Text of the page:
Nebraska Guard Plans to Boost Afghan Medical Care
Maj. Gen. Ahmad Zia Yaftali, Afghan National Army surgeon general, and Brig. Gen. Qandahar Shinwari, Afghan National Police surgeon general, tour the University of Nebraska Medical Center in Lincoln, Neb., as part of new bilateral relationship with the Nebraska National Guard, Aug. 3, 2009.

LINCOLN, Neb. (Aug. 11, 2009) -- The Nebraska National Guard and the Afghan army and national police kicked off a new bilateral relationship last week when two Afghan surgeons general traveled here for talks about ways Nebraska can help Afghanistan develop its medical infrastructure.

The three-day visit is part of a much larger bilateral partnership between the Nebraska National Guard and Afghanistan that officials hope will strengthen ties between the two and ultimately enable the Guard to help develop Afghanistan's infrastructure in an array of areas.

"This is the first of what we hope will become a very long and very productive partnership," said Maj. Gen. Tim Kadavy, adjutant general for Nebraska, as he welcomed Maj. Gen. Ahmad Zia Yaftali, Afghan National Army surgeon general, and Brig. Gen. Qandahar Shinwari, Afghan National Police surgeon general, to the Nebraska National Guard air base Aug. 3. "We feel like there is much that we can accomplish together, and we're excited to begin."

Col. Scott Gronewold, operations officer for the Nebraska Guard, said the August talks are the first step in what Guard officials hope will develop into a much larger, long-term relationship. "The end objective is to create a very effective and accountable government for the Afghan people," he said.

To accomplish that, Gronewold said, the Guard is looking to use its resources and expertise, in partnership with the state's university system, governmental agencies and businesses, to help the Afghans develop their infrastructure. Officials hope to "build capacity within the Afghan government that they currently do not have or must obtain from other countries. This will give Afghans more confidence in their own government institutions," he said.

During the visit, Yaftali and Shinwari met with University of Nebraska Medical Center officials and health professionals about ways the organizations can assist in developing the overall capabilities of the Afghan army and police medical corps, particularly with clinical rotations and residency programs, nursing and allied health education, and delivery of health care through distance technology.

The generals also visited the Nebraska National Guard air base here and UNMC's campus in Omaha, where they toured the center's state-of-the-art clinical skills lab and anatomy lab. They also discussed ways UNMC and the National Guard can help to develop the medical education system in Afghanistan.

Afghan doctors learn their trade through an apprentice-style system, in which new doctors learn from older ones. Modern medical training often isn't available. Additionally, many Afghan doctors have modern equipment such as magnetic resonance imaging machines, but lack the expertise to use or maintain it.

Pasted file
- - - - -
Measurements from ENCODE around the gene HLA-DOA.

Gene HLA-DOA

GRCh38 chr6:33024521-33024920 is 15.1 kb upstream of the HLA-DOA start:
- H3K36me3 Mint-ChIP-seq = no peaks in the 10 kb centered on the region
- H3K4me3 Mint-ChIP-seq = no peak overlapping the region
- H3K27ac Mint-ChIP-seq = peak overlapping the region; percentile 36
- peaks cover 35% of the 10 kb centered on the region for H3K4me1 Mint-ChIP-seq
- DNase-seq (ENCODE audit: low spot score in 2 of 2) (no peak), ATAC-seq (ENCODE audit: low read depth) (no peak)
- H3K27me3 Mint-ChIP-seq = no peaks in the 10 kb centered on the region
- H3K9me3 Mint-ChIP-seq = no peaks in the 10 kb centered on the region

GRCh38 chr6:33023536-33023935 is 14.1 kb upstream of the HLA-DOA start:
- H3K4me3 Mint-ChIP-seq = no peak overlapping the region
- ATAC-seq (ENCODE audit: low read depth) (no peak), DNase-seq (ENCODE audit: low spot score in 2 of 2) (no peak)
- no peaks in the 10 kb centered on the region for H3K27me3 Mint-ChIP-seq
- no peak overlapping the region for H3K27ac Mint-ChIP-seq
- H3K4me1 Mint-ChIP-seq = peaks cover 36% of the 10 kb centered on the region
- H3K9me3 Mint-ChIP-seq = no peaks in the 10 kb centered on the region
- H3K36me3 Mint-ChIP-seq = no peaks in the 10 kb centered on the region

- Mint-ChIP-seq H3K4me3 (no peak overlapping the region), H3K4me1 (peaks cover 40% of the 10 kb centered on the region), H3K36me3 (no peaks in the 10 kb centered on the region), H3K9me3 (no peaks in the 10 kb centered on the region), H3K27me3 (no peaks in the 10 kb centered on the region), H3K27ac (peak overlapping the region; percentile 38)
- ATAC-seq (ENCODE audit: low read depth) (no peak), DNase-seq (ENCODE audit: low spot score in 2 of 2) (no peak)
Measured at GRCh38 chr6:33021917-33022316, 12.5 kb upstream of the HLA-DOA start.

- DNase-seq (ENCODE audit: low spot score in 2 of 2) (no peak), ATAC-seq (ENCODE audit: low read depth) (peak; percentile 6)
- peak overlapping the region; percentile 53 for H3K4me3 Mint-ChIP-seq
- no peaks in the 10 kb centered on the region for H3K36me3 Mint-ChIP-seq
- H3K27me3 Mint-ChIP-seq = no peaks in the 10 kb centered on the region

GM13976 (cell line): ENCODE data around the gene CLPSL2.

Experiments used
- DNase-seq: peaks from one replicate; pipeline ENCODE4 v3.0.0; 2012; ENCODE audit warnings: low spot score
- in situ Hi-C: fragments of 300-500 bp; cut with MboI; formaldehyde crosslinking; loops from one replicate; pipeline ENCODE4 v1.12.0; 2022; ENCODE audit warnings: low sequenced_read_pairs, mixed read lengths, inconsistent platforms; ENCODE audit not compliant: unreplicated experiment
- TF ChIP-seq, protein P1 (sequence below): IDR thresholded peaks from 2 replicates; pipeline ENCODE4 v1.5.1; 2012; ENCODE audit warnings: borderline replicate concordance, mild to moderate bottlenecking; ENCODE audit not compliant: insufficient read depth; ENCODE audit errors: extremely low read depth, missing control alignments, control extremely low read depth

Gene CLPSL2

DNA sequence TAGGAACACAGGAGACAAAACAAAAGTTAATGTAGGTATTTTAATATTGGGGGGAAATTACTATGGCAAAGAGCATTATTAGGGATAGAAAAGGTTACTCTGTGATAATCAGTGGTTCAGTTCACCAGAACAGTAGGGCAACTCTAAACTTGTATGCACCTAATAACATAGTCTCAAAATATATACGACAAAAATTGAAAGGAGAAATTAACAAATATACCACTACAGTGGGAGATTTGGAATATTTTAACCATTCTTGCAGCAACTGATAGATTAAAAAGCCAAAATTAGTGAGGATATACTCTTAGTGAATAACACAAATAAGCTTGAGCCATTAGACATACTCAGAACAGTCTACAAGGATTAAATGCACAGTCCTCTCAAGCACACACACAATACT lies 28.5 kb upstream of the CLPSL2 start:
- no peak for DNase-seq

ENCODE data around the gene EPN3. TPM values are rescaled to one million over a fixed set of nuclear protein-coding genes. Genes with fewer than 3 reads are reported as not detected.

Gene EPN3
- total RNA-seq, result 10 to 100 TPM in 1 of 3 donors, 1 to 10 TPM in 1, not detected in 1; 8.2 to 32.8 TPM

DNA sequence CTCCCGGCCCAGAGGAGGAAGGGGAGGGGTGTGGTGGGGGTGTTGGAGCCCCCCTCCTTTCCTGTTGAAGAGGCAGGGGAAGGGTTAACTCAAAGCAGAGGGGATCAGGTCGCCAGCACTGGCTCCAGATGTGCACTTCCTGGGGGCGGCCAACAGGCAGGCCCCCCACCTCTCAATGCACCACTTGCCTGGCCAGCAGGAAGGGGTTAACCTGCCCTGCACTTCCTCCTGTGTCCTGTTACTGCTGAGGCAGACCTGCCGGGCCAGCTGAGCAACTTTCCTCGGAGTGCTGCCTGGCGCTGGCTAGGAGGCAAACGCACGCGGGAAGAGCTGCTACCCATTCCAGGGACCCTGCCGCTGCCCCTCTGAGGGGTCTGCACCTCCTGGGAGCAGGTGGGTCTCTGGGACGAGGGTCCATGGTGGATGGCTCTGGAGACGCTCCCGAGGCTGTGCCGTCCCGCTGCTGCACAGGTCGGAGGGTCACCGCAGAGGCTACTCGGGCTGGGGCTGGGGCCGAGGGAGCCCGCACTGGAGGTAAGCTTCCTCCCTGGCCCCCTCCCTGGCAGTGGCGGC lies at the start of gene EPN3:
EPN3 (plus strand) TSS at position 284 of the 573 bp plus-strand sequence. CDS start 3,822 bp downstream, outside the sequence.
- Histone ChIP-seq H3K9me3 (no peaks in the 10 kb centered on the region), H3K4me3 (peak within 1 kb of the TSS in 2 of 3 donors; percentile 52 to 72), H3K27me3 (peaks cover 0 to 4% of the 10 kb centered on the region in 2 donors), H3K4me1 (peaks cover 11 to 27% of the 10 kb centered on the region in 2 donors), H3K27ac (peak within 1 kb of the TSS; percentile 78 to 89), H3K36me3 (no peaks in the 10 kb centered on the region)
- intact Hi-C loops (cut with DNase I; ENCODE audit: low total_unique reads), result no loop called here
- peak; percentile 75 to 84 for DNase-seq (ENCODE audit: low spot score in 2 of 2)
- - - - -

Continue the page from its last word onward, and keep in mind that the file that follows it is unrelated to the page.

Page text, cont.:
One of the ways that the Guard and UNMC may help is through outreach programs. UNMC doctors will give week-long lectures on a variety of health-related subjects, while Nebraska Guard medical professionals will spend up to several months in Afghanistan helping doctors and nurses there learn how to use and maintain their equipment.

Yaftali said the relationship being developed in Nebraska must be long-term to be effective. "Afghanistan is starting everything anew," he said. "With the support of the United States, we want to build the country. We are looking for a very, highly modern education system, which is what you have here in Nebraska."

Dr. Ward Chambers, director of UNMC's international health program and a cardiologist who has traveled to Afghanistan numerous times, said UNMC is ready to help. "Through these efforts in education, we can build a sustaining medical system where they can educate their own health care providers," Chambers said.

"This is a real opportunity for the state of Nebraska to be involved in medical education with the military and throughout the entire country," he added. "I think it's something the state can be quite proud of."

Gronewold agreed. "This really has national and global implications," he said. "What we do here in Afghanistan also enriches the people of Nebraska because we learn just as much from them as they learn from us."

The Afghan generals also toured the University of Nebraska-Omaha's Afghan Studies Center as well as the Veterans Affairs Medical Center in Omaha. They also spent a day in the Washington, D.C., area, where they toured and met officials at the Uniformed Services University of the Health Sciences and the National Naval Medical Center in Bethesda, Md.

"The discussions in Washington were really an extension of our talks in Nebraska," said Gronewold, adding that officials there spoke with the Afghans about ways to help Nebraska medical instructors develop the curriculum to be used in Afghanistan. "We also discussed ways that the Uniformed Services University of Health Sciences can help train our Nebraska nurses to be effective trainers and mentors for Afghan nursing students."

Gronewold said he was pleased with the progress made during the talks. "I think it has been an excellent visit," he said. "We made a lot of progress in identifying the key issues facing us and key players who will be involved in moving this partnership forward."

(Army Maj. Kevin Hynes serves in the Nebraska National Guard's public affairs office.)

Page last updated Wed August 12th, 2009 at 06:25